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Wednesday, April 28, 2010

Astrophysicist sends dingbats into orbit

British astrophysicist Steven Hawkings has UFOers spinning around the moon.  People who discuss UFOs, aliens on earth, and space abductions crowded the talk radio airwaves in recent days to vilify Hawkings for saying that he believes there must be life on other planets in the universe, but we should not attempt to contact them.

"We only have to look at ourselves to see how intelligent life might develop into something we wouldn't want to meet. I imagine they might exist in massive ships, having used up all the resources from their home planet. Such advanced aliens would perhaps become nomads, looking to conquer and colonise whatever planets they can reach."
He concludes that trying to make contact with alien races is "a little too risky". He said: "If aliens ever visit us, I think the outcome would be much as when Christopher Columbus first landed in America, which didn't turn out very well for the Native Americans."
The reason the dingbat caucus is so enraged is because Hawkings' statement implies that no one has met a space alien in reality up to this time, despite the fact that some spend so much time recounting their encounters.  His statement suggests that they are telling stories.
But some people are offended about this characterization of the human race.  He is not the first to suggest that we might not want to encourage visits by space aliens because they might be just like us.  One of the myths (used in its perjorative sense) they circulate is that space aliens came centuries ago and taught humankind to build the pyramids in Egypt, the temples in Maya, and crawler tractors in Peoria.  They see space aliens as a superior species that came to earth and attempted to raise the human race out of its primordial muck.

Of course, the same might be said of Jesus Christ, whose life-story fits the pattern of space creatures who invade the earth by adopting human form.  Whatever story one prefers to believe, the main idea is that humanity needs to acquire some redeeming virtues.  The teachings of Christ called for a total revision of the precepts of condemnation and vindictiveness on which humankind did and continues to operate.  His teachings are, indeed, alien to the principles that humankind prefers.

One of the things that distinguishes American literature from other world literatures is its sardonic take on the nature of humankind.  The protagonists in most of America's better literature are what is sometimes called anti-heroes.  They refute the notion that mankind, even at its most pretentious, is noble.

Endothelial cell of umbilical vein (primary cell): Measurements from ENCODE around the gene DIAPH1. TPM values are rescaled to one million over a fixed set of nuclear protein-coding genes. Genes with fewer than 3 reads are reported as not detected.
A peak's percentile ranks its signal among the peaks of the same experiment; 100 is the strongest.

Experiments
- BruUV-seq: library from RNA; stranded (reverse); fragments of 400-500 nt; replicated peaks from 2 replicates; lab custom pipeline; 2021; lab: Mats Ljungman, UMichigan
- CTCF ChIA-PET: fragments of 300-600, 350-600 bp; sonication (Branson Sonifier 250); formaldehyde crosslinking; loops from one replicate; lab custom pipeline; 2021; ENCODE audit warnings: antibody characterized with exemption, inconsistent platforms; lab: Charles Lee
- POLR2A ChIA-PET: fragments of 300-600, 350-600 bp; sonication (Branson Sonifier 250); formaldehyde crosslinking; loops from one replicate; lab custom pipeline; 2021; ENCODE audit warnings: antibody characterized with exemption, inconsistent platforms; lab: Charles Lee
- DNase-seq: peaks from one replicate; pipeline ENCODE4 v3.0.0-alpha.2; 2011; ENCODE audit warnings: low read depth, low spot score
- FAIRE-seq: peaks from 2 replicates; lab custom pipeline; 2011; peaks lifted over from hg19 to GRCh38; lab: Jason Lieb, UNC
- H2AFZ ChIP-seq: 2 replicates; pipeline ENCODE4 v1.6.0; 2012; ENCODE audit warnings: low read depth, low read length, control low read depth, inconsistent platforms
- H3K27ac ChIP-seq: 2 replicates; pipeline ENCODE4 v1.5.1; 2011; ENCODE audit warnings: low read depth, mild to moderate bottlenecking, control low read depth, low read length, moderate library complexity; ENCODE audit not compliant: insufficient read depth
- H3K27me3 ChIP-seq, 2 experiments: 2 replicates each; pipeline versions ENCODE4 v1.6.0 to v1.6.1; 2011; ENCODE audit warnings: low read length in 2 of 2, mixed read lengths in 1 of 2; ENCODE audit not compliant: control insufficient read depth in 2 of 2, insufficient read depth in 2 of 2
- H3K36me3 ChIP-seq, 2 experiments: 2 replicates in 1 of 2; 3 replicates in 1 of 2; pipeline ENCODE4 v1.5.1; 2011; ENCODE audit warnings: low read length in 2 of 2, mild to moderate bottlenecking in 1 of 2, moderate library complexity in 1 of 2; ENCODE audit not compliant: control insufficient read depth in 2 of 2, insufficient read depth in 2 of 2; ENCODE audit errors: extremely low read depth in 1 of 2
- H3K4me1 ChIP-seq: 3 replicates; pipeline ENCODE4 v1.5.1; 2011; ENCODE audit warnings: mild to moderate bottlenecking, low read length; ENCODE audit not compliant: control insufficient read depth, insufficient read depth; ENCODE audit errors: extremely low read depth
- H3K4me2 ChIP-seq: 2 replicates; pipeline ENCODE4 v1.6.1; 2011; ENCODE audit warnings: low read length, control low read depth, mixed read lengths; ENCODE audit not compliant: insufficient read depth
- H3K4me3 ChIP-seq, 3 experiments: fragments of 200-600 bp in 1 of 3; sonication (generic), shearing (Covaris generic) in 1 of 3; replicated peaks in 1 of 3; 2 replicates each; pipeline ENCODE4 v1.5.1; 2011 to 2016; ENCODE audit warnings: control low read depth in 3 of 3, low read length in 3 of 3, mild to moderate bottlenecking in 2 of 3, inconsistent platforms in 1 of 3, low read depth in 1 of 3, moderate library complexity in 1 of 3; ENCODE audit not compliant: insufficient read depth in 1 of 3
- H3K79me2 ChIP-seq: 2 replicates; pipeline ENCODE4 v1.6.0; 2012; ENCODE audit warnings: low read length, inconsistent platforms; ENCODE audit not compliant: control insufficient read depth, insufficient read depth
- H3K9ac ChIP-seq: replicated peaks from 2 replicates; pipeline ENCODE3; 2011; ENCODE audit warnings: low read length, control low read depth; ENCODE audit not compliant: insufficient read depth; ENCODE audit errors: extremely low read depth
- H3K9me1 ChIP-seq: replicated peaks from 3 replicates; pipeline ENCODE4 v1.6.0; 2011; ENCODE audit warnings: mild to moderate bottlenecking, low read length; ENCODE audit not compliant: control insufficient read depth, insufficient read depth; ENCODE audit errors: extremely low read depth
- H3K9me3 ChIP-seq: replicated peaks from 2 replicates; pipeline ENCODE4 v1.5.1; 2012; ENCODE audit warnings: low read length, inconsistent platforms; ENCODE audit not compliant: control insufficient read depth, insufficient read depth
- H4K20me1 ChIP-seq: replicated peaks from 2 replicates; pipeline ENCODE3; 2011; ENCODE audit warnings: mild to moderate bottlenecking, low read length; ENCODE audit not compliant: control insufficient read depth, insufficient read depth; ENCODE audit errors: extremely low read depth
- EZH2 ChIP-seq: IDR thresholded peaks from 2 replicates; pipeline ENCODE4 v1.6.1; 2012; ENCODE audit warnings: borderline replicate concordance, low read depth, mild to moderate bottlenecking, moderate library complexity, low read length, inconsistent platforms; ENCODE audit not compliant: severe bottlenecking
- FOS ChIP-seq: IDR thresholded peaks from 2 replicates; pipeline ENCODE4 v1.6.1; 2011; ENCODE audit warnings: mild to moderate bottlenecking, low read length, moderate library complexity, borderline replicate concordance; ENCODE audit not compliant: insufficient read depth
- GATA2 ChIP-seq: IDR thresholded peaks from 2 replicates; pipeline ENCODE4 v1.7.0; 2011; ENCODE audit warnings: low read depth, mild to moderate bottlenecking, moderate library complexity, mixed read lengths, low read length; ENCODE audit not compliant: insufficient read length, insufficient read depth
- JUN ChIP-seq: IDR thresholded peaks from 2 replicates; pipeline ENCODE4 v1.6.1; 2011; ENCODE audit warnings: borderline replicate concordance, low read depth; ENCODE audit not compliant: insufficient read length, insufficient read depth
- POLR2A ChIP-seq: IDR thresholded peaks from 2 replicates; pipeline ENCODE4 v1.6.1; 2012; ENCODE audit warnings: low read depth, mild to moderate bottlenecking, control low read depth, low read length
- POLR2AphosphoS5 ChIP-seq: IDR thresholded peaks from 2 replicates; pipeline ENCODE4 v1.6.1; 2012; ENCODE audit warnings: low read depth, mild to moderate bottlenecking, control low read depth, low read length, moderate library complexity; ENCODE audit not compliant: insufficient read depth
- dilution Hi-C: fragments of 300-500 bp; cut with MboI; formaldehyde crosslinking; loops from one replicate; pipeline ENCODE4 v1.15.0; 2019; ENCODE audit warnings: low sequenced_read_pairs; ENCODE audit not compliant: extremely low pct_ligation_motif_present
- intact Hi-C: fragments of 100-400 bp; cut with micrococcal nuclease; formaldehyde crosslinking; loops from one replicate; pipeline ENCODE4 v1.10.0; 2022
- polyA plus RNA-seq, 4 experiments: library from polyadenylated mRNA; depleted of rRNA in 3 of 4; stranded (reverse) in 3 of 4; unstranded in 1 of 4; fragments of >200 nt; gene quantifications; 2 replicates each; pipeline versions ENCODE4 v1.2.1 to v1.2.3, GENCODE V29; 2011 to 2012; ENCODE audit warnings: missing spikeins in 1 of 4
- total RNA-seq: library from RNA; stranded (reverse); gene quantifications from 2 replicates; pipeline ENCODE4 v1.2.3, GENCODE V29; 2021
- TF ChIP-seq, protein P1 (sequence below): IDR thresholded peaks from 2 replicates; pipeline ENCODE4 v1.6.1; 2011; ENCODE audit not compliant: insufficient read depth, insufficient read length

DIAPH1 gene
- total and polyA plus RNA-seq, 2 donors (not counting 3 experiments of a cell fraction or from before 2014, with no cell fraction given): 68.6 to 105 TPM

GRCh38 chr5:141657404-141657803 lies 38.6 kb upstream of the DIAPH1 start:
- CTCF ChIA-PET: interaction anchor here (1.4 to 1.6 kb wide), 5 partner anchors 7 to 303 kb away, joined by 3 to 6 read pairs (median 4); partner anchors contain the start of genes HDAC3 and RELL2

Mark Twain was less than subtle when he confronted "the damned human race."  He thought that when a person was called an animal, it was a complement because it was likening a person to a behavioral superior.  No  other species, he claimed, was as malicious, perverse, cruel, and obstinately stupid as the human.  A lot of  people do  not like Mark Twain because he makes fun of humanity and its pretenses toward superiority.

One of my correspondents made the point that if there are space aliens out there who are actually superior to humankind, why would they want anything to do with us?  Do you find virtuoso musicians and poets hanging out in biker bars?  He reverses Hawkings comments a bit.

But he also asked if space creatures observed the mass killings taking place on earth under the name of Islam, or drug cartels, or even read the kind of thought--actually the lack of it--in blog posts and the comments following them, why would advanced creatures not do everything to avoid getting involved with humanity?   If they coveted the earth's resources, they might just wait until humanity has destroyed itself with its own malicious foolery.  Then they can take over, if there is anything left.

Ironically,it may be those orbiting dingbats who survive and carry on the traits of the race. 

1 comment:

larry kurtz said...

Socath, his eyes uncovered! Luwani under two moons. Rai and Jiri at Lunga. Darmok and Jalad at Tanagra.

Darmok and Jalad on the ocean. Mirab with sails unfurled.

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Aberdeen, South Dakota, United States